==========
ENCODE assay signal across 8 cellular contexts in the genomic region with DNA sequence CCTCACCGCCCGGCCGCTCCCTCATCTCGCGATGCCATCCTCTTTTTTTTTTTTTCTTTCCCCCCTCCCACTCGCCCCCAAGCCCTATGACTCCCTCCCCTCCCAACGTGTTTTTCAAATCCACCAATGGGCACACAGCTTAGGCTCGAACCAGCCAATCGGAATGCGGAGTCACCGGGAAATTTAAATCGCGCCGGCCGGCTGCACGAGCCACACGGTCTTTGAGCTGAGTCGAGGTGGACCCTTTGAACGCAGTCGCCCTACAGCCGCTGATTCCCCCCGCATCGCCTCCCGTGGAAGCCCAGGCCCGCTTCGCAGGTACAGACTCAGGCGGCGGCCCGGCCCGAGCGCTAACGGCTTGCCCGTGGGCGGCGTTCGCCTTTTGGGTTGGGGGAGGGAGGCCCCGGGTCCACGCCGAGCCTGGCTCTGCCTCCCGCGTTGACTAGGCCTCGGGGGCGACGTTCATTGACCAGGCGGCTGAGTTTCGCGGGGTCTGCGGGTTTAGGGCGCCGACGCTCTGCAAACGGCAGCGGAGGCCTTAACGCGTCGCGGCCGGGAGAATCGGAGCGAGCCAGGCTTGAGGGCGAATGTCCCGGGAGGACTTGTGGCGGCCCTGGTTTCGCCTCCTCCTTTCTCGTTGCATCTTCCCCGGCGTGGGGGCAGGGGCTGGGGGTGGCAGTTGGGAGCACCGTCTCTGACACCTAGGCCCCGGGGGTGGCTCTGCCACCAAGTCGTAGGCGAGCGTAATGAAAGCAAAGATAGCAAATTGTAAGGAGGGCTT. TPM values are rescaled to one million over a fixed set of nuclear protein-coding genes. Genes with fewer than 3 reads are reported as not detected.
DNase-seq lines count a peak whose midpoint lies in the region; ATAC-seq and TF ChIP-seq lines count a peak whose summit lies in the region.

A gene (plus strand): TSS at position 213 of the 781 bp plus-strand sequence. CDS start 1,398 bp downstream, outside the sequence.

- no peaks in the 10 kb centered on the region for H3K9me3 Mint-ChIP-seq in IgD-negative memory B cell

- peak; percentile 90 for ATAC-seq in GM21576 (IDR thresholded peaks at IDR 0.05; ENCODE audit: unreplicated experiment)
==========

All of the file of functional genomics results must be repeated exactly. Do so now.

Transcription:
ENCODE assay signal across 8 cellular contexts in the genomic region with DNA sequence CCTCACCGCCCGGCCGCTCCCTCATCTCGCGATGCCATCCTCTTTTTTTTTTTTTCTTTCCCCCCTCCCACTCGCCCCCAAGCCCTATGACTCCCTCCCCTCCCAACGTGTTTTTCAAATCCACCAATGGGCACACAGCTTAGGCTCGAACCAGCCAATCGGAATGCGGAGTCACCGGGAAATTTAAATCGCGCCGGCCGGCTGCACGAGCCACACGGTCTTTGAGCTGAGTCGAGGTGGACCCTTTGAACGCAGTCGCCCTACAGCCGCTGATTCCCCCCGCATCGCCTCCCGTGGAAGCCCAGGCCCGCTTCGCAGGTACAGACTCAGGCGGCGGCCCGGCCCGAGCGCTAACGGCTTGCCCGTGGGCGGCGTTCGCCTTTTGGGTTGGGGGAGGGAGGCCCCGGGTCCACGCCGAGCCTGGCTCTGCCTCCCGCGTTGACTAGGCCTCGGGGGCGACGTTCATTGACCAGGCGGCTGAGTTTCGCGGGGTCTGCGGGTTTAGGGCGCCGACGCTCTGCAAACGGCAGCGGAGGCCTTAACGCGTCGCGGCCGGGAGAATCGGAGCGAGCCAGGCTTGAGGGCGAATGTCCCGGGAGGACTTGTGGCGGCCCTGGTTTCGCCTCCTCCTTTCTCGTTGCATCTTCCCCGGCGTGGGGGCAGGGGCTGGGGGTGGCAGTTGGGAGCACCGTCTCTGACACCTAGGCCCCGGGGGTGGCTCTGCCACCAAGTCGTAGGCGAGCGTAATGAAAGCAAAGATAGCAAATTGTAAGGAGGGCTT. TPM values are rescaled to one million over a fixed set of nuclear protein-coding genes. Genes with fewer than 3 reads are reported as not detected.
DNase-seq lines count a peak whose midpoint lies in the region; ATAC-seq and TF ChIP-seq lines count a peak whose summit lies in the region.

A gene (plus strand): TSS at position 213 of the 781 bp plus-strand sequence. CDS start 1,398 bp downstream, outside the sequence.

- no peaks in the 10 kb centered on the region for H3K9me3 Mint-ChIP-seq in IgD-negative memory B cell

- peak; percentile 90 for ATAC-seq in GM21576 (IDR thresholded peaks at IDR 0.05; ENCODE audit: unreplicated experiment)